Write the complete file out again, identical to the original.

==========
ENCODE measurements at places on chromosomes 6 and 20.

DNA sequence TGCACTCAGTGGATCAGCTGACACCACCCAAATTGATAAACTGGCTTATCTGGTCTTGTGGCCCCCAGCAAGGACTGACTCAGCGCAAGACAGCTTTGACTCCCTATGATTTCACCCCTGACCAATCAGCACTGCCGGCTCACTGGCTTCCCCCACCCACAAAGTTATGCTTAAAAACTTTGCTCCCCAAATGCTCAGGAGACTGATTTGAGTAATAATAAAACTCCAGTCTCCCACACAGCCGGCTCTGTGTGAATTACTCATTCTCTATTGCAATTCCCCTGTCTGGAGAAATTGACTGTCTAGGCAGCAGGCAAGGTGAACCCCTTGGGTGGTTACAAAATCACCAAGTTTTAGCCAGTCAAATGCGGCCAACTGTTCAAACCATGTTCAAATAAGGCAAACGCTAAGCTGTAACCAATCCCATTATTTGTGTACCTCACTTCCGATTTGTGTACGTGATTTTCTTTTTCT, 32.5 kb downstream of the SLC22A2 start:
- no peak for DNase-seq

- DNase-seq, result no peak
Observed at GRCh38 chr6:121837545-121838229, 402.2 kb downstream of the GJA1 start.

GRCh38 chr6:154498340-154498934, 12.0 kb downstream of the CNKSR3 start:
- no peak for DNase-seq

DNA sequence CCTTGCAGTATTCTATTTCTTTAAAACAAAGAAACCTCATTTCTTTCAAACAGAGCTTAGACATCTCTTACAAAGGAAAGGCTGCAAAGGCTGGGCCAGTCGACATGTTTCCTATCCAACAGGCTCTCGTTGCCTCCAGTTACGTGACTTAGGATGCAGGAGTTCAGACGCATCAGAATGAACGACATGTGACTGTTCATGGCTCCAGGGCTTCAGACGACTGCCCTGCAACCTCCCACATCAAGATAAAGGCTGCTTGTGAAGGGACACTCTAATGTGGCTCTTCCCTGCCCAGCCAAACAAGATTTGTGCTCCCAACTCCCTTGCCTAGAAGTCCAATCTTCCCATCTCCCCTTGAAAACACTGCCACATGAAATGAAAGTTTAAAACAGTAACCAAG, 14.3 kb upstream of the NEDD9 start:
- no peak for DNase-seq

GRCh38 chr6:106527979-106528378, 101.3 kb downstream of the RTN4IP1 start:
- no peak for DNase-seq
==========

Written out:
ENCODE measurements at places on chromosomes 6 and 20.

DNA sequence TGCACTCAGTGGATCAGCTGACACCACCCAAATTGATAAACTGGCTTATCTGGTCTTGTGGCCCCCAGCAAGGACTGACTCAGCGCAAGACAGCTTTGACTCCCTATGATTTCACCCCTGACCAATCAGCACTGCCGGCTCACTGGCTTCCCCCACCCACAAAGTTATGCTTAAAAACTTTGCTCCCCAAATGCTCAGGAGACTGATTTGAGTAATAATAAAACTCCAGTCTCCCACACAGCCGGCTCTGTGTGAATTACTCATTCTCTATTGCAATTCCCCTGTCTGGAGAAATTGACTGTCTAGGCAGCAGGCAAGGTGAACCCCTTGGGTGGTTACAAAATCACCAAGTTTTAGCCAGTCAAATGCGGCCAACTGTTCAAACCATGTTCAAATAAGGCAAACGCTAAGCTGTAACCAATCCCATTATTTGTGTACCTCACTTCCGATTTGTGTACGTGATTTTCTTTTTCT, 32.5 kb downstream of the SLC22A2 start:
- no peak for DNase-seq

- DNase-seq, result no peak
Observed at GRCh38 chr6:121837545-121838229, 402.2 kb downstream of the GJA1 start.

GRCh38 chr6:154498340-154498934, 12.0 kb downstream of the CNKSR3 start:
- no peak for DNase-seq

DNA sequence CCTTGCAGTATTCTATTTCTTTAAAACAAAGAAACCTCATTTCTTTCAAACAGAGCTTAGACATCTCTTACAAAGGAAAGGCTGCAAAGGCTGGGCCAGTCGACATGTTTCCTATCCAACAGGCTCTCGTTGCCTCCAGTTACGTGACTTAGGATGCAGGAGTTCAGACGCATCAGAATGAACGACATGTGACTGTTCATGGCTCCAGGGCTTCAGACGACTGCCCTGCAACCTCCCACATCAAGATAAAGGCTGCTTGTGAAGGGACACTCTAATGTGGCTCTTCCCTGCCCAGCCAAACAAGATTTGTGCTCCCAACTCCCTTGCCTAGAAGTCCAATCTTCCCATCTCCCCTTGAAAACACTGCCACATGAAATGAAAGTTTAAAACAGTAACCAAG, 14.3 kb upstream of the NEDD9 start:
- no peak for DNase-seq

GRCh38 chr6:106527979-106528378, 101.3 kb downstream of the RTN4IP1 start:
- no peak for DNase-seq